Teen hanging sheds light on increasing number of Taliban attacks on children
TEENAGER'S HANGING HIGHLIGHTS RISING NUMBER OF CHILD KILLINGS IN AFGHANISTANThe United Nations Mission in Afghanistan (UNAMA) on October 2 condemned the hanging of a 15-year-old boy by Taliban rebels in the volatile southern Helmand Province two days earlier, criticizing the growing frequency with which children and young people are being "targeted so cynically," the Integrated Regional Information Network reported.
Killing children "goes against all norms in Afghan society, is against international law, and we condemn such actions unreservedly," UNAMA spokesman Aleem Siddique said of the September 30 killing, in which the boy was hung from a tree and his mouth stuffed with dollar bills.
In a separate incident involving children on September 30, a bomb disguised as a toy exploded in Khost Province, killing two children and wounding five others, provincial police spokesman Wazir Pacha said.
Afghan and Western officials have repeatedly accused the Taliban of using children as human shields during clashes with coalition forces, often in an effort to increase civilian casualties and subsequently blame them on Western militaries as part of its propaganda campaign (see "RFE/RL Newsline," July 26, 2007).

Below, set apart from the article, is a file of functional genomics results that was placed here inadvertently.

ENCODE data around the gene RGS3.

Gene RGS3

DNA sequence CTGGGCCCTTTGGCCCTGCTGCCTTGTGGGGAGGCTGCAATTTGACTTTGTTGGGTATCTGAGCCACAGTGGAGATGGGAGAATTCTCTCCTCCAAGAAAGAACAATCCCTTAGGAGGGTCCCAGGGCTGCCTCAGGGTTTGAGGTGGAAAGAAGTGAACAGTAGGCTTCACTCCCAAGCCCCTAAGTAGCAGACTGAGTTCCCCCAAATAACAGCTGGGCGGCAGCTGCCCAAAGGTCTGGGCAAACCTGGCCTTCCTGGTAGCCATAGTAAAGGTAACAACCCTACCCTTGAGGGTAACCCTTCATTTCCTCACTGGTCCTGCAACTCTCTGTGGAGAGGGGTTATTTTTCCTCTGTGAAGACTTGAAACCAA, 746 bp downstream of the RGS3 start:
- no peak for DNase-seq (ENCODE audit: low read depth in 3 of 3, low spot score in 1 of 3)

Schools are also being targeted, making it difficult for girls in particular to have access to education (see "RFE/RL Newsline," July 10, 2007). On June 15, a suicide bomber blew himself up outside a school in Tarinkot, the capital of Oruzgan Province, as children were leaving, killing 11 and wounding several others. Over 400 schools are still closed in many southern provinces due to insecurity.
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